The Division of Public Health publishes annual updates (http://www.publichealth.nc.gov/hnc2020/). The currently posted data shows that some objectives have already been met. The DPH met or exceeded all three environmental health objectives. For example, 100% of air monitor sites met the current ozone standards during the most recent reporting period. However, some objectives were far from achieved. The percentage of adults with diabetes increased slightly between 2009 and 2014.
In 2016, North Carolina completed a statewide health assessment. The team amassed a wide array of information about the state population including infant mortality, unintentional poisonings, disease rates, and modifiable risk factors.
Five areas emerged as priority:
- Obesity/ nutrition/ physical activity
- Tobacco usage
- Unintended pregnancy
- Perinatal health/ infant mortality
- Access to physical, mental, and oral healthcare
The intent is to create a State Health Improvement Plan (SHIP) after soliciting feedback from the public.
Additional Public Health Organizations
Governmental agencies often partner with, or solicit assistance from, third party organizations such as public health institutes.
Population Health Improvement Partners has had a role in the Healthy North Carolina 2020 initiative. The organization has expertise in capacity building, economic impact assessments, and large scale improvement coalitions. A number of staff members have higher degrees such as Master of Science, Master of Public Health, or Master of Public Administration.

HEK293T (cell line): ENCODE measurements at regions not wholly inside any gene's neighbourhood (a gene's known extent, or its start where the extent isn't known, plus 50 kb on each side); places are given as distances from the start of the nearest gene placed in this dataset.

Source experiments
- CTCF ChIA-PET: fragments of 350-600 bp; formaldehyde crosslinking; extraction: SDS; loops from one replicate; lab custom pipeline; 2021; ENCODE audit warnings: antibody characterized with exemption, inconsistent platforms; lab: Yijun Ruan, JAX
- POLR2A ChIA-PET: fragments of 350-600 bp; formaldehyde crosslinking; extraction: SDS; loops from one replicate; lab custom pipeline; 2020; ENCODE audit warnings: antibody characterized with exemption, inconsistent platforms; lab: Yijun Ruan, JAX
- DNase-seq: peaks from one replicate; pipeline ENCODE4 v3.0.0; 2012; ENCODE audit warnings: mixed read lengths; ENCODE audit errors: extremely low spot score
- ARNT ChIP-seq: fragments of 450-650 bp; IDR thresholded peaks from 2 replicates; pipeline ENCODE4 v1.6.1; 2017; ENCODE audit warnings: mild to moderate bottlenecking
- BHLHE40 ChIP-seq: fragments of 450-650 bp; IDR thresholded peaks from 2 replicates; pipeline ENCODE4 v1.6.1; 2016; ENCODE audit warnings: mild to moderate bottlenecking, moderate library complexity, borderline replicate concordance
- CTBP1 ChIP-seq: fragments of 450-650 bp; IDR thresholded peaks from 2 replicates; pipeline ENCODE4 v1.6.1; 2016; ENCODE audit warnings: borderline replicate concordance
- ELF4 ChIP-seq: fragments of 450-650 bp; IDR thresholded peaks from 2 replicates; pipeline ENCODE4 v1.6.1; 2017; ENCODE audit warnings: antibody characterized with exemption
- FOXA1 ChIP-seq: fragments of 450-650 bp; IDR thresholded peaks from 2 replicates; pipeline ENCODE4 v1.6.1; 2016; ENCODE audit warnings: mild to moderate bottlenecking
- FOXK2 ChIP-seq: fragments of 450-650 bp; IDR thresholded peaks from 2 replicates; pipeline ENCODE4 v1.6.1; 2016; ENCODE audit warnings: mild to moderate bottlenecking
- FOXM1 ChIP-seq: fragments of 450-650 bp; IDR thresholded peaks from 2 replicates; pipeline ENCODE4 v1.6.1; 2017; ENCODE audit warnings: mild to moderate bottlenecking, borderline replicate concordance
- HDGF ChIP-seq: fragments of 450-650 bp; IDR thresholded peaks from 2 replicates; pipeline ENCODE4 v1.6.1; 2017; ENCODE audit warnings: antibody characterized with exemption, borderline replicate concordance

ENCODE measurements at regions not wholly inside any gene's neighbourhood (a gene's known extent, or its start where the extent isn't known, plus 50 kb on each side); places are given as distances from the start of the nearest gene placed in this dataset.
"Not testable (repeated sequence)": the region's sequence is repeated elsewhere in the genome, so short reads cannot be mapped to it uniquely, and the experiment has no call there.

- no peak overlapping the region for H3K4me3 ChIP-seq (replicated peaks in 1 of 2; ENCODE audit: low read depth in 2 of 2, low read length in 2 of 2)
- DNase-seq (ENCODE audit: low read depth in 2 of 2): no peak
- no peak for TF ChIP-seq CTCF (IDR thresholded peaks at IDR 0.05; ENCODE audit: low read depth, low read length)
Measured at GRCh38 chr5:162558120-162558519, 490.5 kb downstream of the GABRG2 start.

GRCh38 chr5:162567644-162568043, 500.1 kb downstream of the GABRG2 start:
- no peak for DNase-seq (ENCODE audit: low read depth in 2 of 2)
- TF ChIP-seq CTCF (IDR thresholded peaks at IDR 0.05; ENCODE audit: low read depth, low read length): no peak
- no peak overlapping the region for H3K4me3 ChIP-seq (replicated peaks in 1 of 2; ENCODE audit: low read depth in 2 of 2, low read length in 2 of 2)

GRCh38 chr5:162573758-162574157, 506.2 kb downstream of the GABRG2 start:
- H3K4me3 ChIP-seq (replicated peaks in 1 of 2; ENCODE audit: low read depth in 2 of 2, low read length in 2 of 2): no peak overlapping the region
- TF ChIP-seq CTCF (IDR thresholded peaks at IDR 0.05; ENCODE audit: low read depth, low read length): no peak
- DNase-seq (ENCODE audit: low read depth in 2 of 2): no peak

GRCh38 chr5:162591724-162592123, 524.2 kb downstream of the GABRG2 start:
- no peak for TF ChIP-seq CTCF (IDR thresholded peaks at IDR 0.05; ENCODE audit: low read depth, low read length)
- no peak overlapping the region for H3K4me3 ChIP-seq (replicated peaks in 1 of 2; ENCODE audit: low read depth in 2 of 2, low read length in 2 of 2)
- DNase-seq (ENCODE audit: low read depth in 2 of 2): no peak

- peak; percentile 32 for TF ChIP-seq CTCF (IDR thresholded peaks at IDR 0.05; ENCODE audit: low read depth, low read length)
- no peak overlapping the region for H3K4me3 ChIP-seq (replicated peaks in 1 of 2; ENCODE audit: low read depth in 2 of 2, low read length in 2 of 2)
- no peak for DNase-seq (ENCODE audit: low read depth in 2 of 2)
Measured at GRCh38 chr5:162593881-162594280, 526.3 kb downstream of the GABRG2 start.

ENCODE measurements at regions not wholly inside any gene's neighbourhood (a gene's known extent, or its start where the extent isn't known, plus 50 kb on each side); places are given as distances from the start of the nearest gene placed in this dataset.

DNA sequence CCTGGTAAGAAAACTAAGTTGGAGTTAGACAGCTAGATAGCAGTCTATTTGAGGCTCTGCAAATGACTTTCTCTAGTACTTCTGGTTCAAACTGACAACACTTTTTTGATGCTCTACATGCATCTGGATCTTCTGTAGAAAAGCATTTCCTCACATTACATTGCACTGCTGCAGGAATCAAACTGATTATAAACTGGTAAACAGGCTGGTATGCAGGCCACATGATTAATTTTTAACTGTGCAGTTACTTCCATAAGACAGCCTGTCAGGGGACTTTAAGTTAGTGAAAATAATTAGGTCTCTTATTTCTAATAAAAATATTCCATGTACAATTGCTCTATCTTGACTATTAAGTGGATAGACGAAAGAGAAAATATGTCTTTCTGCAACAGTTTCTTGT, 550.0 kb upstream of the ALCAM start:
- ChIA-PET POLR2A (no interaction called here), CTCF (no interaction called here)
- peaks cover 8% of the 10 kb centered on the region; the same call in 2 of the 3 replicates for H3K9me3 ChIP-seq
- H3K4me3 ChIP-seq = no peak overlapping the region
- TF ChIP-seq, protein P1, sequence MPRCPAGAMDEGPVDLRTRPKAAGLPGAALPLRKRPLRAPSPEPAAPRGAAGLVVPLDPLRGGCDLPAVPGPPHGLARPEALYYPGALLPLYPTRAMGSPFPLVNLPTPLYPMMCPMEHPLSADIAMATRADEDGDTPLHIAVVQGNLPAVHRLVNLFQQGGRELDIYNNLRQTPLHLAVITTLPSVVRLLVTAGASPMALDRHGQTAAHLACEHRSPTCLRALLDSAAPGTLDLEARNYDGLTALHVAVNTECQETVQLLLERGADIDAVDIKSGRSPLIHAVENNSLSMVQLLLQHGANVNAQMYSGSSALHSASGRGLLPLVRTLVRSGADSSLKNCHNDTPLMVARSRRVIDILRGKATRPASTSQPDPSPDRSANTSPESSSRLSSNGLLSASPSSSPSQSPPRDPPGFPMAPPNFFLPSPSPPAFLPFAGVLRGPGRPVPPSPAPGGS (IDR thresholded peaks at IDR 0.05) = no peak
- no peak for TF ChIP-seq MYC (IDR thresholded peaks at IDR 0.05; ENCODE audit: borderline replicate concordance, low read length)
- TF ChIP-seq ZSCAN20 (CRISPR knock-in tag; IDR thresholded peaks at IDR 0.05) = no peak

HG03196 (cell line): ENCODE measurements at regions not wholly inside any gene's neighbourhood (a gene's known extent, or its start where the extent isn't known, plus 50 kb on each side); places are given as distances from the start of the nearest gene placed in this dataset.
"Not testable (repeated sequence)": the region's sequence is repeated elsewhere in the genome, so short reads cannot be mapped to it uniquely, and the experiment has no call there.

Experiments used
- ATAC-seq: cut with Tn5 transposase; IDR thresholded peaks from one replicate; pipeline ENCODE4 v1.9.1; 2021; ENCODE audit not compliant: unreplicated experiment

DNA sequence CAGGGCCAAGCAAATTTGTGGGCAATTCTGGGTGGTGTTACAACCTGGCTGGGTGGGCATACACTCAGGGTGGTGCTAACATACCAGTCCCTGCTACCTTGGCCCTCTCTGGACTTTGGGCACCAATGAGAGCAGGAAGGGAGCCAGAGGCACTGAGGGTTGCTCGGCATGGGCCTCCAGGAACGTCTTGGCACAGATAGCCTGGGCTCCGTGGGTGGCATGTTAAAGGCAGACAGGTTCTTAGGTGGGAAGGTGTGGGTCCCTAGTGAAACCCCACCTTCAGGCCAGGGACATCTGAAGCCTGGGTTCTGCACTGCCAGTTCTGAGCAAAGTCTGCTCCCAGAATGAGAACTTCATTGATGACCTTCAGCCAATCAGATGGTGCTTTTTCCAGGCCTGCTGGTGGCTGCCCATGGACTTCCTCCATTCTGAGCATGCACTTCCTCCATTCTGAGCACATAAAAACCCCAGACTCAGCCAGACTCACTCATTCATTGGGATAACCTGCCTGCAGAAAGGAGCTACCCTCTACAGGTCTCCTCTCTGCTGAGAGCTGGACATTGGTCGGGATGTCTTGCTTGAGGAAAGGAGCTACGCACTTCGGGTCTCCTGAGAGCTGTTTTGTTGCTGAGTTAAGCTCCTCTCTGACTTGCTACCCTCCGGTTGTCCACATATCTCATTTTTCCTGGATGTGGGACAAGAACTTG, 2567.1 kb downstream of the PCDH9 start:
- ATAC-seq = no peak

The North Carolina Institute for Health is a member of the National Network of Public Health Institutes (https://nnphi.org/member/north-carolina-institute-for-public-health/?parent_id=60). Among the competencies are convening/ partnering, population-based programs, and research and evaluation.
Public Health Education in North Carolina
There are multiple accredited public health programs in North Carolina. Students have the option of earning a Bachelor of Science in Public Health, Master of Public Health or even a PhD. Joint degree options include MSPH-MSW and MSPH-MBA, among others. Students should be prepared for a highly selective admission process.
Master’s students may choose a concentration such as biostatistics, nutrition, maternal and child health, health policy and management, or environmental sciences and engineering. Master’s programs include a practicum experience. This is a standard expectation nationwide, though the experience — both the duties and the manner of selection — vary.